The inequity score can be used to indicate relative disadvantage along several dimensions: individual, social and geographic. Different factors can be assigned different weightages. For instance, given the salience of caste in the Indian social context, the greater the disadvantage a community faces, the higher the weightage.
In addition, we can incorporate other parameters into the inequity score — parents’ level of education, income levels, rural upbringing, or even childhood nutritional deficiencies. Currently, our system of quota-based allocations does not account for non-caste disadvantages that have a disproportionate impact on life outcomes.
A national commission for equity can be formed to propose and review parameters and their weightages within a cooperative federal framework. It doesn’t have to be one-size-fits-all solution. States can assign their own factors and weightages according to the local conditions.
The second measure — an effectiveness score — can then be kept completely independent of equity considerations. It can take the form of a test, an interview or any other indicator to assess candidates’ ability to perform the job they have applied for. Information about the inequity scores can be masked from evaluators of the effectiveness score.
By filling positions based on a sum of the two scores, it becomes possible to be more comprehensive in addressing social inequities while also creating stronger incentives for an individual pursuit of excellence.
Satish Deshpande and Yogendra Yadav had proposed a similar model for higher education way back in 2006:
An evidenced-based model addressing multiple sources of group and individual disadvantages helps to de-essentialise identity markers such as caste or religion; that is, it provides a rational explanation why specific castes or communities are entitled to compensatory discrimination and undermines attitudes that treat such entitlements as a “birth right”.
In essence, this solution tries to solve for both “merit” and “disadvantage”. The opponents of reservation claim that quotas directly undermine efficiency and merit. The proponents of quotas on the other hand find the notion of merit completely odious. They argue on these lines:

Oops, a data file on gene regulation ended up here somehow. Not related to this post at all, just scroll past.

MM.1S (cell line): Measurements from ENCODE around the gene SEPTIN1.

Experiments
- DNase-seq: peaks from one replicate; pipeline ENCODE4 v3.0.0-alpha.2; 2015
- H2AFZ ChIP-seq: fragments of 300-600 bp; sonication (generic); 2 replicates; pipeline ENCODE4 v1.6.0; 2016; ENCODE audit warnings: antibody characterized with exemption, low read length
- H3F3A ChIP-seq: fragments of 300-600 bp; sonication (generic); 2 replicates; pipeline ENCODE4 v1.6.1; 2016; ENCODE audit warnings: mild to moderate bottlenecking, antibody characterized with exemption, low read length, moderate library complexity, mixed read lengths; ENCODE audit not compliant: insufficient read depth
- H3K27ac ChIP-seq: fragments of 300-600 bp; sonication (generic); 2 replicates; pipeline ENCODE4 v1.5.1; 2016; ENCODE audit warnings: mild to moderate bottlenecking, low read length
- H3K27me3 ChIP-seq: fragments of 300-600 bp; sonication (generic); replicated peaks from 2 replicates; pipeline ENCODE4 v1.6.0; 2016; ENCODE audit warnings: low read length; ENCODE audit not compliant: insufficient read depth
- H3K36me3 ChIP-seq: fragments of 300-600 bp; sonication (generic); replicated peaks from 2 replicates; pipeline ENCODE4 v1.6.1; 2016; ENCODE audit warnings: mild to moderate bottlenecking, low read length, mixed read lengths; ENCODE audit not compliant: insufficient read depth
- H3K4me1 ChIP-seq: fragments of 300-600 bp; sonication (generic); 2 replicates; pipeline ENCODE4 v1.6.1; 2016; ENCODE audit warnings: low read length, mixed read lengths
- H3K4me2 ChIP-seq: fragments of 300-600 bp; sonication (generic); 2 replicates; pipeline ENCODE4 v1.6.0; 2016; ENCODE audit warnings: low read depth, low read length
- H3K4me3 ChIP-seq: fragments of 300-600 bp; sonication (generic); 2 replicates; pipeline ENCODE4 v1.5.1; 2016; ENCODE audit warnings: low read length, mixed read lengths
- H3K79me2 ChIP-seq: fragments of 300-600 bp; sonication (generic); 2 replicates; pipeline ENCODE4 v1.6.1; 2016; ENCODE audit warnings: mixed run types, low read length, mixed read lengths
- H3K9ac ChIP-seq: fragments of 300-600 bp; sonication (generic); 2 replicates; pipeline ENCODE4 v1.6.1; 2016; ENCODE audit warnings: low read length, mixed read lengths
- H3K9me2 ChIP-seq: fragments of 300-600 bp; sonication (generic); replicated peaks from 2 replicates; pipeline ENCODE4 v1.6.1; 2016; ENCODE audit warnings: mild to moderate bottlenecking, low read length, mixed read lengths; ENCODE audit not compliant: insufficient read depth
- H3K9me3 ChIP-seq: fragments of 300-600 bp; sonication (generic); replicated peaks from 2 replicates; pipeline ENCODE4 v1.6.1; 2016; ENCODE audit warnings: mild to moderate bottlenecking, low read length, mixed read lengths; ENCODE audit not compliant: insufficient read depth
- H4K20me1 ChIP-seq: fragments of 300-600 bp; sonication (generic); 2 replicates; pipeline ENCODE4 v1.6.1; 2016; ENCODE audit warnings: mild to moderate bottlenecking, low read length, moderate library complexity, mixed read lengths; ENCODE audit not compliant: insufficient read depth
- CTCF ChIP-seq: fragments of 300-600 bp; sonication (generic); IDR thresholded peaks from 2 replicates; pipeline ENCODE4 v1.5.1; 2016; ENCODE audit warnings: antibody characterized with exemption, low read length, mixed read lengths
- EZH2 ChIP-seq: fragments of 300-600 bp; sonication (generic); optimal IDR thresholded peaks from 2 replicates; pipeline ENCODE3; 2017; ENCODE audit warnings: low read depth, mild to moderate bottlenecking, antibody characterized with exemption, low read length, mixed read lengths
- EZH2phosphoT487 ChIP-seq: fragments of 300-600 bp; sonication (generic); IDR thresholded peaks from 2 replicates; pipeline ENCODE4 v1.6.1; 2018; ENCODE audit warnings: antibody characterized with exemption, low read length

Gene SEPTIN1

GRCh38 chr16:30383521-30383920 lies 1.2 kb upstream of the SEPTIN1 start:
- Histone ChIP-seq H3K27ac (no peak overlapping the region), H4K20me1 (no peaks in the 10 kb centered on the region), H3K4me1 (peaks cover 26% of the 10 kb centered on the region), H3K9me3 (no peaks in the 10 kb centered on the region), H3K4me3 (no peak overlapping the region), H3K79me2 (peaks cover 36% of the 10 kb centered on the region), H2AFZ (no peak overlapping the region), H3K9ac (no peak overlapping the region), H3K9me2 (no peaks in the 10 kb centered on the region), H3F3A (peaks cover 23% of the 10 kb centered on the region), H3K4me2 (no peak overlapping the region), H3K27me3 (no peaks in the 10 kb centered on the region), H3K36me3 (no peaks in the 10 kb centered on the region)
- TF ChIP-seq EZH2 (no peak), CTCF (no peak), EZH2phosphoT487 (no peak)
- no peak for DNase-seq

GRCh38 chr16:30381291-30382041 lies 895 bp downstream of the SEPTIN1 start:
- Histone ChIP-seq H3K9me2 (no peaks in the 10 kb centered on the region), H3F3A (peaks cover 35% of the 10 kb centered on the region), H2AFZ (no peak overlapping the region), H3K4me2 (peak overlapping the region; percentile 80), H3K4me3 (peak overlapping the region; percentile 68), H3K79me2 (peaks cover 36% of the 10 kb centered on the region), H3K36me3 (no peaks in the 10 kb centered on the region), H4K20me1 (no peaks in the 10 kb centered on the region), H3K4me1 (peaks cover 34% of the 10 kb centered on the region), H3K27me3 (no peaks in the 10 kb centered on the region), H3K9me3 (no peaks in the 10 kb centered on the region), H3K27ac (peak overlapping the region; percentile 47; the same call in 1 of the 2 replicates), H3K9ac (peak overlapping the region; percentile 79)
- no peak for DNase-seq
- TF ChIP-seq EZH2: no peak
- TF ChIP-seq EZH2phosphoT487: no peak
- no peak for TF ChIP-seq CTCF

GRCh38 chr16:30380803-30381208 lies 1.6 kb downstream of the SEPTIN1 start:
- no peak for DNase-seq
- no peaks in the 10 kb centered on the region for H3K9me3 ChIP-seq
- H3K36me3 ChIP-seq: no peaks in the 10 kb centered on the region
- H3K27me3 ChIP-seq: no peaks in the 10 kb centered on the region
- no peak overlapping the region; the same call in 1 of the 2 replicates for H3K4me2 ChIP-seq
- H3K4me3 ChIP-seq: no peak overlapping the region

Efficiency of administration in the affairs of the Union or of a State must be defined in an inclusive sense, where diverse segments of society find representation as a true aspiration of governance by and for the people.
In contrast to quotas, the composite score solution acknowledges that some assessment of “merit” is inescapable, even desirable. But it also doesn’t ignore the problem that disadvantaged individuals face. Hence, we believe it is a better solution than quotas.
In edition#72, we discussed a framework on “nine competing visions of equality” only to reiterate Deborah Stone’s insightful conclusion:
“equality often means inequality, and equal treatment often means unequal treatment. The same distribution may look equal or unequal, depending on where you focus.”
Essentially, any distribution, however equalising it is in one respect, can be charged as being unequal on another parameter. What matters far more is whether a distribution is perceived as being fair or not. As Starmans et al write:
… humans naturally favour fair distributions, not equal ones, and that when fairness and equality clash, people prefer fair inequality over unfair equality
In the Indian context, quotas come with charges of unfairness. It is time to look beyond them.
PS: A commonplace assertion that “the constitution imagined reservations to last only for ten years at the outset” is a myth. This 10-year clause was meant to apply to reservations of seats for SC/ST groups in the Lok Sabha and Legislative Assemblies. There was no such 10-year limit on reservations in jobs and educational institutions under articles 15(4) and 16(4). I too believed in this urban myth having read it being regurgitated in countless opinion pieces. Hat-tip to an alert Puliyabaazi listener for updating my priors.
Read the full edition here.
Disclaimer: Views expressed on Anticipating the Unintended are those of the authors’ and do not represent Takshashila Institution’s recommendations.